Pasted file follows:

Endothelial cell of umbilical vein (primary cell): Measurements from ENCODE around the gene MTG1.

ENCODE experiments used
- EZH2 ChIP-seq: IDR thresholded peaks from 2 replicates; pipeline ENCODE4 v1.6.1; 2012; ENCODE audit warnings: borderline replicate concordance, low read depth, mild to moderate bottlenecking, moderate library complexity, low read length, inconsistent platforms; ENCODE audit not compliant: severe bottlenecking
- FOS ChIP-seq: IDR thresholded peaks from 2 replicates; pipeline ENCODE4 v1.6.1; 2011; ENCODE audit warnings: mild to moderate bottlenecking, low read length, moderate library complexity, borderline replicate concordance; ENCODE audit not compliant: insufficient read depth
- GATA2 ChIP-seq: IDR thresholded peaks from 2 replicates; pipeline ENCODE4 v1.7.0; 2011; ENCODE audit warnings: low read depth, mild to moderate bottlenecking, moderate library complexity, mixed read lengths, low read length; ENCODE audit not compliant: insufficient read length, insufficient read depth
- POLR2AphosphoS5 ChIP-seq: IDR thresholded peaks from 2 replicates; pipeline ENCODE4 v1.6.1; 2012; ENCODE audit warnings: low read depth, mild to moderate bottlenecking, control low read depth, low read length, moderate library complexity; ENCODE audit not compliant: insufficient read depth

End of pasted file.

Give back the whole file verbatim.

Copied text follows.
Endothelial cell of umbilical vein (primary cell): Measurements from ENCODE around the gene MTG1.

ENCODE experiments used
- EZH2 ChIP-seq: IDR thresholded peaks from 2 replicates; pipeline ENCODE4 v1.6.1; 2012; ENCODE audit warnings: borderline replicate concordance, low read depth, mild to moderate bottlenecking, moderate library complexity, low read length, inconsistent platforms; ENCODE audit not compliant: severe bottlenecking
- FOS ChIP-seq: IDR thresholded peaks from 2 replicates; pipeline ENCODE4 v1.6.1; 2011; ENCODE audit warnings: mild to moderate bottlenecking, low read length, moderate library complexity, borderline replicate concordance; ENCODE audit not compliant: insufficient read depth
- GATA2 ChIP-seq: IDR thresholded peaks from 2 replicates; pipeline ENCODE4 v1.7.0; 2011; ENCODE audit warnings: low read depth, mild to moderate bottlenecking, moderate library complexity, mixed read lengths, low read length; ENCODE audit not compliant: insufficient read length, insufficient read depth
- POLR2AphosphoS5 ChIP-seq: IDR thresholded peaks from 2 replicates; pipeline ENCODE4 v1.6.1; 2012; ENCODE audit warnings: low read depth, mild to moderate bottlenecking, control low read depth, low read length, moderate library complexity; ENCODE audit not compliant: insufficient read depth